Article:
Can the police search the contents of your smartphone without a warrant? Four years ago, in State v. Smith, the Ohio Supreme Court said no, in a decision I described at the time as "so defense-friendly it has me looking for other signs of the Apocalypse." In fact, the decision's a bit of an outlier; most courts have concluded that a warrantless search of a cellphone incident to the defendant's arrest is permissible. The California Supreme Court came to that conclusion, and the US Supreme Court is being asked to take the case. There's a good article on the amicus brief filed by the Constitutional Accountability Center (and no, I've never heard of it either) arguing that the contents of a cellphone fall within the purview of a person's "private papers," the protection of which was a key factor in the adoption of the 4th Amendment. That's the kind of argument that could resonate with Scalia, who's taken a much more defendant-friendly approach on 4th Amendment issues recently, so we'll see what happens.
Mirable dictu! The Ohio Supreme Court came down with a decision in a criminal case, two of them, as a matter of fact. One, a key decision on the use of the "investigative exception" to the hearsay rule, we'll talk about tomorrow, and move the 8th District summary to Wednesday.
The other, State v. Dzelajlija, also came out of the 8th, and did not show the district at its best. As I explained when I wrote about the oral argument, and also when the appellate decision came down, the case has followed a tortuous path, which can best be summarized as follows: Dzelajlija's conviction from his first trial was vacated for evidentiary errors, and his second trial was reversed because the Supreme Court had held in State v. Colon that failure to include the mens rea element in an indictment was structural error. Just before Dzelajija's third trial, though, the Supreme Court reversed Colon in State v. Horner, so the trial court applied Horner and reinstated the conviction. In Dzelajlija's third appeal , the court again reversed, finding that he'd raised an issue of manifest weight of the evidence which hadn't been resolved in his second appeal. A few weeks later, though, the court reconsidered, and decided that the trial judge should have listened to its decision in the second appeal reversing the case on the basis of Colon.
The contention that a trial court should listen to what the court of appeals says, despite an intervening decision to the contrary by the Supreme Court, met the fate that you'd expect. The Supreme Court reverses it and sends it back so the 8th can take a 5th whack at it, on the manifest weight issue.
A quick look at the decisions from the courts of appeals...
The City of Cincinnati appeals a trial court's determination that the Adam Walsh Act is unconstitutional, and refusing to apply it to a defendant convicted of voyeurism. Interesting decision, but the 1st District won't be reviewing it; in State v. Ratliff, the court dismisses the case because the State didn't seek leave to appeal, and a ruling declaring the statute unconstitutional doesn't provide a basis for an appeal as of right... The defendant is placed on community control sanctions for a third-degree felony in 2009. In 2012, he violates the sanctions, and the judge imposes a five-year sentence. HB 86, which went into effect in 2011, reduced the penalty for the defendant's crime to a maximum three-year sentence. Does the defendant get the benefit of the reduction? Yes he does, says the 4th District in State v. Tolliver...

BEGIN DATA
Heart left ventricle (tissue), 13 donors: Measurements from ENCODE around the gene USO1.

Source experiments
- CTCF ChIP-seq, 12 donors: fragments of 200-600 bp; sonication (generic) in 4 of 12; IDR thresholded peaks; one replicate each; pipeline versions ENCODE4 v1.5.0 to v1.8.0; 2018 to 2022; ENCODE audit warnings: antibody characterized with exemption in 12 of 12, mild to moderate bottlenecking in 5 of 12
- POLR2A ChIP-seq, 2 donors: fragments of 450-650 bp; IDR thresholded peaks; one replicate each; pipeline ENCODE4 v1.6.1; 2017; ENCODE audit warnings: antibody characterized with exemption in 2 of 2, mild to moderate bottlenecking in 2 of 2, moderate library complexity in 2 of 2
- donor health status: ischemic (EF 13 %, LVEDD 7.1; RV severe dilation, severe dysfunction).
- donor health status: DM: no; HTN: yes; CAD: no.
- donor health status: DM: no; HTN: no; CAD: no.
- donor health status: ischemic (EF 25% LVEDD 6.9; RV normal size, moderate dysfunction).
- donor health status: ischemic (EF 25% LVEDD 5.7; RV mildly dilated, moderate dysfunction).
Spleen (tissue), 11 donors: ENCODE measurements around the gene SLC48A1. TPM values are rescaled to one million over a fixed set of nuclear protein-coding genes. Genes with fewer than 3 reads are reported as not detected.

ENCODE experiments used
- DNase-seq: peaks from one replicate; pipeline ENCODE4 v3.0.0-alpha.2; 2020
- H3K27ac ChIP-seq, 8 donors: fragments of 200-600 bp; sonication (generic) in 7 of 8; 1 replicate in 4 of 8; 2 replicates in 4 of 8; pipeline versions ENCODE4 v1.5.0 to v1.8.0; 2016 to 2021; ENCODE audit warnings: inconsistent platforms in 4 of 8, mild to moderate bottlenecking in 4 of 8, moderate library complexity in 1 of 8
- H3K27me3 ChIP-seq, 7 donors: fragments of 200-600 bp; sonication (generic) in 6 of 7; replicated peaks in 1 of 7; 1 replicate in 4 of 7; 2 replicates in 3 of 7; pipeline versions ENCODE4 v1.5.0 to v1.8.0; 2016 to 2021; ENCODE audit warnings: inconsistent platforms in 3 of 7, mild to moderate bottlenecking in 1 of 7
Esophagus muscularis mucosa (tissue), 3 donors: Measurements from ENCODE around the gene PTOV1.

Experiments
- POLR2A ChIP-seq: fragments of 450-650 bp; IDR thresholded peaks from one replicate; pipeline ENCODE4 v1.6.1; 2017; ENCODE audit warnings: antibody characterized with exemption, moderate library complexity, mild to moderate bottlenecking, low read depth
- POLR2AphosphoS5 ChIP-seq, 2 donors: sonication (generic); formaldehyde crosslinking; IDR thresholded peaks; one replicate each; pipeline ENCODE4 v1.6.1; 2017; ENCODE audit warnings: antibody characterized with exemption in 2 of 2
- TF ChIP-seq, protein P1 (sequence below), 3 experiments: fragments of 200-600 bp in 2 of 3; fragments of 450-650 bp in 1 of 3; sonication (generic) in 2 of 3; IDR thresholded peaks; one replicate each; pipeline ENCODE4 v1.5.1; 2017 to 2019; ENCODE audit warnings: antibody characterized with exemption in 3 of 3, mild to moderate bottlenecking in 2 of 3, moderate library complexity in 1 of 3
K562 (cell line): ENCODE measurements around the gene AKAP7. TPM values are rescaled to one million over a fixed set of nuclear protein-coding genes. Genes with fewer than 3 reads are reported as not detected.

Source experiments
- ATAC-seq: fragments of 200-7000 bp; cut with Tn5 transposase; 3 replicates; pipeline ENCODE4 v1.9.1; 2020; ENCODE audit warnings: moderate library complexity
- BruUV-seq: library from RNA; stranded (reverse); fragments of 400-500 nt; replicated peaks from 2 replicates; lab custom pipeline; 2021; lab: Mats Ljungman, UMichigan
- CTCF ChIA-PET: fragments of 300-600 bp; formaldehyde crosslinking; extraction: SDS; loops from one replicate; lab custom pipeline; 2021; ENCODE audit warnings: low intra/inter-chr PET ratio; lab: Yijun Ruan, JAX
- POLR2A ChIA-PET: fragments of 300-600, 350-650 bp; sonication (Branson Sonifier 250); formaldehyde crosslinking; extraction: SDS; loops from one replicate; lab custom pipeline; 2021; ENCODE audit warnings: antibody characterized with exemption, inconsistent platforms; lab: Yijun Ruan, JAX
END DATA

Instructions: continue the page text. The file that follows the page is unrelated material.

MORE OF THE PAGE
In State v. Short, the 3rd District holds that the judge erred in imposing consecutive sentences because he didn't make any reference to the findings contained in RC 2929.14(C)(4). The case has a twist, though. Short pled guilty to conspiracy to murder and aggravated burglary, and in return the prosecution agreed to recommend a sentence of fourteen years. (At the sentencing hearing, the judge refers to this as a "joint recommendation.") That means whether the judge made the necessary findings was irrelevant; under RC 2953.08(D)(1), "a sentence imposed upon a defendant is not subject to review under this section if the sentence is authorized by law, has been recommended jointly by the defendant and the prosecution in the case, and is imposed by a sentencing judge." That doesn't necessarily mean that the judge didn't have to make the findings, but it does mean that the defendant couldn't appeal on that basis.Anders briefs. The defendant in State v. Temple is given maximum consecutive sentences of 20 years for sex offenses involving a minor, and the court affirms - on an Anders brief. The only potential issue raised is an 8th Amendment challenge, which of course goes nowhere; a court must find that "the penalty must be so greatly disproportionate to the offense as to shock the sense of justice of the community." A better issue would have been whether the judge made the necessary findings to impose consecutive sentences. The 2nd District finds that he did, but there was certainly an argument to the contrary; this wasn't a case where the judge made the express findings required by the statute, but rather one in which the appellate court rummages through the record to see whether what the judge did say was a reasonable approximation of what he was supposed to find. Given that the Supreme Court has several cases pending on the issue of what a judge must do to properly impose consecutive sentences, there's no justification for filing an Anders brief in such cases.